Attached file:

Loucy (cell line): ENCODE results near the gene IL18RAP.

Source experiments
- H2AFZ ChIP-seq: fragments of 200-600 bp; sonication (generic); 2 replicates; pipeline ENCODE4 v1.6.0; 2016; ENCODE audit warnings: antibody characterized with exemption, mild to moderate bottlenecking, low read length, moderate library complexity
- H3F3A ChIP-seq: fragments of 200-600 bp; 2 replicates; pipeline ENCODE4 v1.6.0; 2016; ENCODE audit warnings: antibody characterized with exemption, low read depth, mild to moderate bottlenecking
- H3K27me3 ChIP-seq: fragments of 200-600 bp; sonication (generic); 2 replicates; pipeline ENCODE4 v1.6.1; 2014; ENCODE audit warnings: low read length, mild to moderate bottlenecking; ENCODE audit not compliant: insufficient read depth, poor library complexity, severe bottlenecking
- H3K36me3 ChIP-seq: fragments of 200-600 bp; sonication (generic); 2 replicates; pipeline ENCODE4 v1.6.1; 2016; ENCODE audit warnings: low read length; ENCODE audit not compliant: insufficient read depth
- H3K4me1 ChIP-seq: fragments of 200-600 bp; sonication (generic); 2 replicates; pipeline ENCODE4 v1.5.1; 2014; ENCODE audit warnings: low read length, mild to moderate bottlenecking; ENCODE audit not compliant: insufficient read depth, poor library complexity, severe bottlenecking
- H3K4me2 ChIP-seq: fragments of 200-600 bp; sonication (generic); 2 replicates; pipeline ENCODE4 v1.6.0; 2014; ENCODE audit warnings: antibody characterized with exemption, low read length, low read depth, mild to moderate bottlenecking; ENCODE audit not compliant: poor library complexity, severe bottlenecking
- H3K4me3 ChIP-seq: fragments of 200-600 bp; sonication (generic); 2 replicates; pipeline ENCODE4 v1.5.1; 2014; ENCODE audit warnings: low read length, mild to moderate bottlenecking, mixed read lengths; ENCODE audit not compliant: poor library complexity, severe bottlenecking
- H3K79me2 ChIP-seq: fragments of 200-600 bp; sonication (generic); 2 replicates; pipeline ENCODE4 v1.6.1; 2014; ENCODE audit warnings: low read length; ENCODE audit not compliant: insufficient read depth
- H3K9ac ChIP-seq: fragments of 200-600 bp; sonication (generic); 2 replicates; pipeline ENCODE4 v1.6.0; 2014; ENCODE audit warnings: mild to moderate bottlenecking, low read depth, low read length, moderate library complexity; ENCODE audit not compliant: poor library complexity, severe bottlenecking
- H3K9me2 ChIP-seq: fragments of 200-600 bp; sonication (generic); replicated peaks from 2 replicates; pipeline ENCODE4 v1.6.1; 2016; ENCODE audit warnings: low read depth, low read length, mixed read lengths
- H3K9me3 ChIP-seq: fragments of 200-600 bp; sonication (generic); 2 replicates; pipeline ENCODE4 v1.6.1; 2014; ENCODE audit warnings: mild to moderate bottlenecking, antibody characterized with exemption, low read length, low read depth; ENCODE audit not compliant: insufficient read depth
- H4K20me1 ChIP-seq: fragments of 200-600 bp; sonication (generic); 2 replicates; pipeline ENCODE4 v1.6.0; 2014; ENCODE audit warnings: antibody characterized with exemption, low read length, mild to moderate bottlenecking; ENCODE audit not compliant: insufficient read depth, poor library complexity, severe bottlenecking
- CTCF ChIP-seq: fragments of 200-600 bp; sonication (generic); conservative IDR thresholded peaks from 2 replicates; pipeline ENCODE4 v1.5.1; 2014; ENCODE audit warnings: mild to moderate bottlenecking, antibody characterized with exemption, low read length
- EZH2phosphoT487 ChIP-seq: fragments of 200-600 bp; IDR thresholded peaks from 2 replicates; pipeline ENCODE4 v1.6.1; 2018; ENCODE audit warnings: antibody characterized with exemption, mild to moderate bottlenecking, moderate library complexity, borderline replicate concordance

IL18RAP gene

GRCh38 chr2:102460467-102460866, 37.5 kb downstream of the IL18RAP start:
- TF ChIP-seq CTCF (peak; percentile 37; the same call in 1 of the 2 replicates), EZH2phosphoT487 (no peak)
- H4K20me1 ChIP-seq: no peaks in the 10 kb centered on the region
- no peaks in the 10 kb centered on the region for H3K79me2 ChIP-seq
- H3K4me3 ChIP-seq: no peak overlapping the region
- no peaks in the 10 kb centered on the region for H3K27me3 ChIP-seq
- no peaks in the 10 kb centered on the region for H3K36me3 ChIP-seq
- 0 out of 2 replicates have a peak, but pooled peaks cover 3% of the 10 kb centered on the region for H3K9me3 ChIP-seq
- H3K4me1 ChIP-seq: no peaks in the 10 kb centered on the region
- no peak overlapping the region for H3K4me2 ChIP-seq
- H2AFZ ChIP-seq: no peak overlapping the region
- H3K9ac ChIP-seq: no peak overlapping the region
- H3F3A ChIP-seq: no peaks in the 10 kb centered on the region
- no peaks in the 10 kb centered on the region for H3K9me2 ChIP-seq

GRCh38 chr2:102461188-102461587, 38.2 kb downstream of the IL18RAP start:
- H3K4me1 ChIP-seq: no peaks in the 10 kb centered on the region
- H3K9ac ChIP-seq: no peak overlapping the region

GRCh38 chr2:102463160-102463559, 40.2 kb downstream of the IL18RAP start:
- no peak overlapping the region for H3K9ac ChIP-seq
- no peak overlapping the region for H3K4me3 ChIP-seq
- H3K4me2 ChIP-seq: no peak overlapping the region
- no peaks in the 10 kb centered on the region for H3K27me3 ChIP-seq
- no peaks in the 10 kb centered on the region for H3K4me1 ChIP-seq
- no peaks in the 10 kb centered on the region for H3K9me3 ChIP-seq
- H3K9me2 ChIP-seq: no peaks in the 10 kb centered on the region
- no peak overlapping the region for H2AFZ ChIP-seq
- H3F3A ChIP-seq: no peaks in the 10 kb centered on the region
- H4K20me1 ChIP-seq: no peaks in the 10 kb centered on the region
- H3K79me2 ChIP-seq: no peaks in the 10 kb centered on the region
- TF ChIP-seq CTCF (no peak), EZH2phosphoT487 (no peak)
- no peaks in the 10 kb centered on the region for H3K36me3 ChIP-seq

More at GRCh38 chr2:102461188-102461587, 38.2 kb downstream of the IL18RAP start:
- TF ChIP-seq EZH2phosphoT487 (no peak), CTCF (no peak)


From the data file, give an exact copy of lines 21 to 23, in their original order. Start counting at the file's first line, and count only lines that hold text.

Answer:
- no peaks in the 10 kb centered on the region for H3K79me2 ChIP-seq
- H3K4me3 ChIP-seq: no peak overlapping the region
- no peaks in the 10 kb centered on the region for H3K27me3 ChIP-seq